Hi,Can you decouple AC into a floating ground via a capacitor?
I still unclear about the nature of this floating ground? In order for the bypass (or decoupling capacitor) function to work there must be a complete circuit of some sort so energy can move into that alternative (shunted through) usually low impedance path instead.I guess the short version of what I'm asking is can I bypass the voltage rating of a capacitor in a ripple filter by filtering into floating ground?
This is where IMO you are going conceptually wrong (with it's origins in the water analogy). The currents don't flow into a ground reference point like water out of a facet never to be seen again or fill up a tub. The electric current behaves more like links in a bicycle chain that move in a closed loop to transport energy from source to load. The power supply ripple currents must have a closed loop to return to the their source for the shunt to work.Well seeing how ltspice does't allow floating circuits I can't post a schematic. Not sure how I can explain it any more simply.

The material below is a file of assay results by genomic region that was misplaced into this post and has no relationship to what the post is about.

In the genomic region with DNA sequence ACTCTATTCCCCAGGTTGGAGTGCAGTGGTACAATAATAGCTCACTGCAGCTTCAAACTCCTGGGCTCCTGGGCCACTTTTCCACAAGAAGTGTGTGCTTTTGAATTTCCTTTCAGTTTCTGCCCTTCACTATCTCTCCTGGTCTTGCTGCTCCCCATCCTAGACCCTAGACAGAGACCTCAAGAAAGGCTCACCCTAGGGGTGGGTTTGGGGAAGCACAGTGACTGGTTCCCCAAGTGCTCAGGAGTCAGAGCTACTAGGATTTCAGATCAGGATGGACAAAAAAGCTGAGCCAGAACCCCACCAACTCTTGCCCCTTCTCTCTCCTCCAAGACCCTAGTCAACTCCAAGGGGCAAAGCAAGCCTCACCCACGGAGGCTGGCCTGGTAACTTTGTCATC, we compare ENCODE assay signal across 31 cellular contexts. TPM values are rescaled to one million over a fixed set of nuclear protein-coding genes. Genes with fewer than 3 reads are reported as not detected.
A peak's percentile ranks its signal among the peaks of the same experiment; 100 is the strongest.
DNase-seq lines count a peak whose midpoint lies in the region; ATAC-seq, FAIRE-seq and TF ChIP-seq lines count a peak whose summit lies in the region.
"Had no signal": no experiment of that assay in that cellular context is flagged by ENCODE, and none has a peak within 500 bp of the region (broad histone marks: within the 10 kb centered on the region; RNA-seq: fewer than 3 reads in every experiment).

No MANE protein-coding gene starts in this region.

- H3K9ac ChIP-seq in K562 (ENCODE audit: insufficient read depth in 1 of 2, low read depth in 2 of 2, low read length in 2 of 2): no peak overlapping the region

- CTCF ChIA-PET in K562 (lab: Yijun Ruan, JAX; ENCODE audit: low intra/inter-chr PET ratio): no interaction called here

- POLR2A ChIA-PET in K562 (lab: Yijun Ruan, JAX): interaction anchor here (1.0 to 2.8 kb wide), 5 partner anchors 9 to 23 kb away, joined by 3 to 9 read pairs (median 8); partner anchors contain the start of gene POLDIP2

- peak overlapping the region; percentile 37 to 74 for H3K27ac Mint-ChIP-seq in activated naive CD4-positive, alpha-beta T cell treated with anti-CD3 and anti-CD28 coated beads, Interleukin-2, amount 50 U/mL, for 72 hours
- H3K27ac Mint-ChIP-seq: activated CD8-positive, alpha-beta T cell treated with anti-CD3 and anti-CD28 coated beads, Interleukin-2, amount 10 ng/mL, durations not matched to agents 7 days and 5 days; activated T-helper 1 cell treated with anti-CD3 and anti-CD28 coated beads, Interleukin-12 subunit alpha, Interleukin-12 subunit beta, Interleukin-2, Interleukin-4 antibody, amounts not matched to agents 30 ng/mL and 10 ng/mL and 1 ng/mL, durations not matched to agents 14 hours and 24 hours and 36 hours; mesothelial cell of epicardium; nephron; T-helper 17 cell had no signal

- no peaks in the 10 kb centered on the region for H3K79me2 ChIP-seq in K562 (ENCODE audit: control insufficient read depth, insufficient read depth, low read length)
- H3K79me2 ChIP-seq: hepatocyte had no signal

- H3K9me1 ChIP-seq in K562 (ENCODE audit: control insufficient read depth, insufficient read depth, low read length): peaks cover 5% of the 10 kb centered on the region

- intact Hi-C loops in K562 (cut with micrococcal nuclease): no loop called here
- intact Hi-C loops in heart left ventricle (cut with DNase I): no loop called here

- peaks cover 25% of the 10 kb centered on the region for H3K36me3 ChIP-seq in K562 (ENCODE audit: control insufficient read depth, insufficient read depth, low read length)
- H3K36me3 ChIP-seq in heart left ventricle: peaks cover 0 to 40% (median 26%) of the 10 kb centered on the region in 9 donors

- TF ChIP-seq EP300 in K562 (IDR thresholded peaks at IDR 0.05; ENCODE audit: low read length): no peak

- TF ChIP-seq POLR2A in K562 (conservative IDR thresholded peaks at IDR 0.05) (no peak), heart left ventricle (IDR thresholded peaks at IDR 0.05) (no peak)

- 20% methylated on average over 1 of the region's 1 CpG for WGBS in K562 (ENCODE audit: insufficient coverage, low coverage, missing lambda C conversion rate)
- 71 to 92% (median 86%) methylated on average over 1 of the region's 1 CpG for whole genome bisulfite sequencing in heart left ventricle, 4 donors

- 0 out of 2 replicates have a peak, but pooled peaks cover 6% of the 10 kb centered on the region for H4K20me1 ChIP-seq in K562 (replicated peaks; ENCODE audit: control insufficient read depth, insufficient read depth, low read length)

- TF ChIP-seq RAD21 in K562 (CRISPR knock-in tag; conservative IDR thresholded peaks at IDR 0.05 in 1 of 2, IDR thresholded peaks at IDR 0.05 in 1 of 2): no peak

Capacitors are used in power supplies to shunt ripple currents into ground.
The only return path for C8 current would be in series to the very small L1:L2 transformer coupling capacitance or leakage currents. The Galvanic isolation breaks the current loop 'chain'.
I agree. The L2 circuit could be at any voltage compared to the L1 side and it wouldn't matter. That's the beauty of isolation! The capacitor would change that relative voltage by a small ±∆V, and it still wouldn't matter to an ideal circuit.
The short answer is no.
It does not.The AC power sources signify the AC from the wall. Even though the bottom circuit is floating the current still returns to the wall through the transformer does it not?
You are wasting yours and our time. The current path that actually allows C8 (or some equivalent total capacitance) to filter the ripple current from the positive side of the bridge needs to be directly connected to the negative side of the full-wave bridge to be effective.
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